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    International Energy Agency (IEA) reports that world primary energy demand will be 37 percent higher in 2040 than now.

    MOSCOW, November 12 (RIA Novosti) — The world's energy system in under stress as the future will see demand outstrip supply as a result of varying trends and non-fossil energy options dominated by certain countries, the International Energy Agency (IEA) said in a report Wednesday.

    "In the central scenario of WEO-2014 [World Energy Outlook], world primary energy demand is 37 percent higher in 2040, putting more pressure on the global energy system," the agency said in the report published on its website.

    "WEO-2014 sees installed capacity [of nuclear energy] grow by 60 percent to 2040 in the central scenario, with the increase concentrated heavily in just four countries (China, India, Korea and Russia)," the report added.

    But despite nuclear energy having the potential to be a leading non-fossil source of energy, levels will remain low globally with growth capacity restricted to the dominant countries, and weighed down by regulatory risks and a lack of public acceptance.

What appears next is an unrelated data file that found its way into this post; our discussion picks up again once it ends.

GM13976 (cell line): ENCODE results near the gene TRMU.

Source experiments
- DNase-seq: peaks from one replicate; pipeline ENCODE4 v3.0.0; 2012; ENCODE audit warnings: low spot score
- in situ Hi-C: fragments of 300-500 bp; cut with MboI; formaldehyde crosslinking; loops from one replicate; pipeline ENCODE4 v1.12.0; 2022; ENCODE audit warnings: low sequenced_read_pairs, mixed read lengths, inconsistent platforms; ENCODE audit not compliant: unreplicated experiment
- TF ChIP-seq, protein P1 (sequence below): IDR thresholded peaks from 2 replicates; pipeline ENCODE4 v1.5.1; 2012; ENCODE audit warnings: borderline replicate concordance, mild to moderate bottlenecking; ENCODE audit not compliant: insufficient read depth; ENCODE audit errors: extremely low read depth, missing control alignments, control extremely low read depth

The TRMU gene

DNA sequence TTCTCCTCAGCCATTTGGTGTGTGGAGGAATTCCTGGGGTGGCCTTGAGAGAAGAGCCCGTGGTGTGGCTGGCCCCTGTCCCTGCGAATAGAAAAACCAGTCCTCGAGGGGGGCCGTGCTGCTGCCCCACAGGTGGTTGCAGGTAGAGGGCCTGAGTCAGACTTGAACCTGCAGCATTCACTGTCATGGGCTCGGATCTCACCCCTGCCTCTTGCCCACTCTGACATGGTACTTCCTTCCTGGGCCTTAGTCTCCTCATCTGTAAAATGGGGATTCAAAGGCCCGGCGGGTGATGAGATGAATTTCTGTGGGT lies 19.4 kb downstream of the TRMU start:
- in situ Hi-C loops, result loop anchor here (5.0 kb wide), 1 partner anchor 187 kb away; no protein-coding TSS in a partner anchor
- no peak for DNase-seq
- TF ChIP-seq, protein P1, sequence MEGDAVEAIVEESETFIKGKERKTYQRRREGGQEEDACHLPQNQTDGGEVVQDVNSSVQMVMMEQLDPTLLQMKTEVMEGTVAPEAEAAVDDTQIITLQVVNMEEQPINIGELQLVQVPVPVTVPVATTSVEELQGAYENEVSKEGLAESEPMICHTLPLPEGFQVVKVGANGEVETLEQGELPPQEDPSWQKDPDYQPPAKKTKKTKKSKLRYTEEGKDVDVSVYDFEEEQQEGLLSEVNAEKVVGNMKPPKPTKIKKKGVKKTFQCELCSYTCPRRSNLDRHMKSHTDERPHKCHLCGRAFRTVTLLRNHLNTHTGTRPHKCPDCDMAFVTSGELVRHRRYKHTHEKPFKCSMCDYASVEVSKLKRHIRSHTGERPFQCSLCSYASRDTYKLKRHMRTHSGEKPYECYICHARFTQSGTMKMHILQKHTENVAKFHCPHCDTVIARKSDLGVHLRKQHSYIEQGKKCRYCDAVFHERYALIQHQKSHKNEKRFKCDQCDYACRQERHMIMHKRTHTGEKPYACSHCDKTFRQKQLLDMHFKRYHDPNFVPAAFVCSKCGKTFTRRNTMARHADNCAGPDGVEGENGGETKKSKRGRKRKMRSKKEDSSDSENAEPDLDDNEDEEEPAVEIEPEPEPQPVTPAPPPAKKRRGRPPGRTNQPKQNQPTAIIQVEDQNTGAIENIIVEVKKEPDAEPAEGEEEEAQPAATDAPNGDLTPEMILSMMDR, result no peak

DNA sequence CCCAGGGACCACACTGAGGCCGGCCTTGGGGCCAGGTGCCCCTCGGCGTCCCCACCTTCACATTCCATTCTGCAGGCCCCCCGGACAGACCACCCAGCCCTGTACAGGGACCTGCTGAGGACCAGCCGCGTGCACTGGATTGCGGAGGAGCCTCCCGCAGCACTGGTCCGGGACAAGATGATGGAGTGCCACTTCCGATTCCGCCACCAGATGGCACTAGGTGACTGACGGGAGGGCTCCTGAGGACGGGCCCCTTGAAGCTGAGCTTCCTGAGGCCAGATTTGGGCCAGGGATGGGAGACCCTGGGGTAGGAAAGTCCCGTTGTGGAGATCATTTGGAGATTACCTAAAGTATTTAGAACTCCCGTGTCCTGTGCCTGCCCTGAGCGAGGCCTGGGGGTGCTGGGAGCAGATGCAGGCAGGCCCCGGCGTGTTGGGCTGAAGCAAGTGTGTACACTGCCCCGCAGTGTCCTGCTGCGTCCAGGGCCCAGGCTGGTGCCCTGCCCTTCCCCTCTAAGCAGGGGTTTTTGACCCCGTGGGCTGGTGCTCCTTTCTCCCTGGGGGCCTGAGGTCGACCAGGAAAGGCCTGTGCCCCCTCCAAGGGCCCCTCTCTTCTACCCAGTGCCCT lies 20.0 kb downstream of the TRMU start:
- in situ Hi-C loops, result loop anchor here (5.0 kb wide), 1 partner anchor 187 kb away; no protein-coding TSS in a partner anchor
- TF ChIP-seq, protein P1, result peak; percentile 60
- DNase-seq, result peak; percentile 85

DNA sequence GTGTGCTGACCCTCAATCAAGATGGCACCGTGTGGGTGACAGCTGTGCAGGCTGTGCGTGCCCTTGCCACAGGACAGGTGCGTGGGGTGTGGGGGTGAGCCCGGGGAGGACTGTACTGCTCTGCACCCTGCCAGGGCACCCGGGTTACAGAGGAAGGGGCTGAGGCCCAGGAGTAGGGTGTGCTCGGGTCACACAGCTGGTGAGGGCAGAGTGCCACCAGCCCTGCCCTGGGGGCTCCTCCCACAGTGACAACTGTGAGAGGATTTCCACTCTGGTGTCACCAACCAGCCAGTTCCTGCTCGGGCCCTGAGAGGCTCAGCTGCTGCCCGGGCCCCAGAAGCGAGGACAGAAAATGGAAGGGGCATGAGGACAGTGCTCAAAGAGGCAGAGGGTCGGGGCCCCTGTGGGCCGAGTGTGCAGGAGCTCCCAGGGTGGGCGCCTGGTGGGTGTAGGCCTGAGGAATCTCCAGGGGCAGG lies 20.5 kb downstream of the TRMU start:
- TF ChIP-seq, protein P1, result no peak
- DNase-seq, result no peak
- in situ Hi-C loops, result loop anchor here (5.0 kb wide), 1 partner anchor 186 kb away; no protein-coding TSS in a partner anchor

Demand for gas is expected to rise to 50 percent by 2040, while the global oil supply is projected to significantly increase, subsequently slowing demand by 2040. However, the world will rely heavily on a small number of producing countries, mainly in the Middle East, therefore still causing a stress.

    On a positive note, the report gives a favorable outlook on renewable energy (such as solar, wind, rain and geothermal) becoming a leading source of electricity.

    "As our global energy system grows and transforms, signs of stress continue to emerge, but renewables are expected to go from strength to strength, and it is incredible that we can now see a point where they become the world's number one source of electricity generation," IEA Executive Director Maria van der Hoeven was quoted as saying in the report.

    Meanwhile, coal, which is the most secure energy system, is constrained due to carbon emission concerns. This puts a particular stress on Sub-Saharan Africa where fossil-fuel consumption subsidies fail to help the population.

    The report urges that a comprehensive agreement be reached in the coming COP 21 (21st Conference of Parties) on climate change and carbon emissions in Paris later next year.

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